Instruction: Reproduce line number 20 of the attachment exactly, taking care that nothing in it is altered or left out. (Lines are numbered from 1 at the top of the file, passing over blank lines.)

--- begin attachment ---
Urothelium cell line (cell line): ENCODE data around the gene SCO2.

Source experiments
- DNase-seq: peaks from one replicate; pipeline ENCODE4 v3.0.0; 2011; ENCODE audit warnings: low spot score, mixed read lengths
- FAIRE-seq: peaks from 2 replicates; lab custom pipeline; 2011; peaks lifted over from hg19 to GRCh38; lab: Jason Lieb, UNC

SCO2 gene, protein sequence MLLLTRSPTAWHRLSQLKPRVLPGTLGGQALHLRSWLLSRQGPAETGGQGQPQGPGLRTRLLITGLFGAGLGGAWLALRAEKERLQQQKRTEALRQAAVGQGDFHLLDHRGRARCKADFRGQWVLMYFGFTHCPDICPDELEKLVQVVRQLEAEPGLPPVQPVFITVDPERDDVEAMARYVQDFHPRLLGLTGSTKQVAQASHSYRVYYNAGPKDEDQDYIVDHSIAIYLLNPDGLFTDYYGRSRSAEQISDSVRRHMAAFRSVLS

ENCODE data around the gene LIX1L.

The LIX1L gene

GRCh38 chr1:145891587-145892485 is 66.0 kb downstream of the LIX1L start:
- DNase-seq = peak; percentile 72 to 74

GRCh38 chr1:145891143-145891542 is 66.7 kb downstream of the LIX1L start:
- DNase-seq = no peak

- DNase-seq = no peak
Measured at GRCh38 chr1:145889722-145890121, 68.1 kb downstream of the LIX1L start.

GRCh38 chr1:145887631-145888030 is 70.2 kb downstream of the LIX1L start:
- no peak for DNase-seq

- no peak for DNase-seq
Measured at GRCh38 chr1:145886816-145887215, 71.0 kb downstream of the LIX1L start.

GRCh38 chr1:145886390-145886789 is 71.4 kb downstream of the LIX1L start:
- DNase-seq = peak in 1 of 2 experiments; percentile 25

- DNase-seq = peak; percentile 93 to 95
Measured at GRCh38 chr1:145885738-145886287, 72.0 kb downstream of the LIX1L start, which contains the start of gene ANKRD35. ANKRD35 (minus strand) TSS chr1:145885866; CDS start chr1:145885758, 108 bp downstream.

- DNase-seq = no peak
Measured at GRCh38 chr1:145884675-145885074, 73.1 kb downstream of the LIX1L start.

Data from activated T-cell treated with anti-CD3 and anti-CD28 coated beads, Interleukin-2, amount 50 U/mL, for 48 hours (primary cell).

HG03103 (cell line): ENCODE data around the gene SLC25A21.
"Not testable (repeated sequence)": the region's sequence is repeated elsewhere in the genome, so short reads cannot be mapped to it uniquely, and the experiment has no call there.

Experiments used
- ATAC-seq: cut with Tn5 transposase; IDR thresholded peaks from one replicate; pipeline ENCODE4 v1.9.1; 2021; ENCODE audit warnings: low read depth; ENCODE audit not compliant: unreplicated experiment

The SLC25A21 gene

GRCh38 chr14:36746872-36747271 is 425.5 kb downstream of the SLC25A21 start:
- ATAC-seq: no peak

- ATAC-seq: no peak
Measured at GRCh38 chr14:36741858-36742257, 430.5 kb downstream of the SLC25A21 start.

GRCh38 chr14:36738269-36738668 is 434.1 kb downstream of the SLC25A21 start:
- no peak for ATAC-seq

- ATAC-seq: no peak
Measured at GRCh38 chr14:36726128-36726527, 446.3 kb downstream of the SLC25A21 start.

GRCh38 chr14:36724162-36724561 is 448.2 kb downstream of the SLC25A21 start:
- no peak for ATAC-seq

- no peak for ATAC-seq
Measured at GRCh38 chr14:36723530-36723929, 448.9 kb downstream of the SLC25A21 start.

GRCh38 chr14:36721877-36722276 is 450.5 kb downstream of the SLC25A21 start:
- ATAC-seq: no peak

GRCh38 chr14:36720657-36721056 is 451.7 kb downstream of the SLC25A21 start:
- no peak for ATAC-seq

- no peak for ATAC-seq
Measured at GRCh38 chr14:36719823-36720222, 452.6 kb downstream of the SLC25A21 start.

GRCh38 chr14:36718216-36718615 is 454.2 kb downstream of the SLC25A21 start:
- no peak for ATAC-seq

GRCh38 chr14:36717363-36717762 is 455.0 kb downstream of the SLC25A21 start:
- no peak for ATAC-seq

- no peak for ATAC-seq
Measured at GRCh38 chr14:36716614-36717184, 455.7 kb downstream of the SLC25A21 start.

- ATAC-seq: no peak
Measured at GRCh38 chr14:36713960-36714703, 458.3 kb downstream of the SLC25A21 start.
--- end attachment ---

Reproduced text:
- DNase-seq = peak; percentile 93 to 95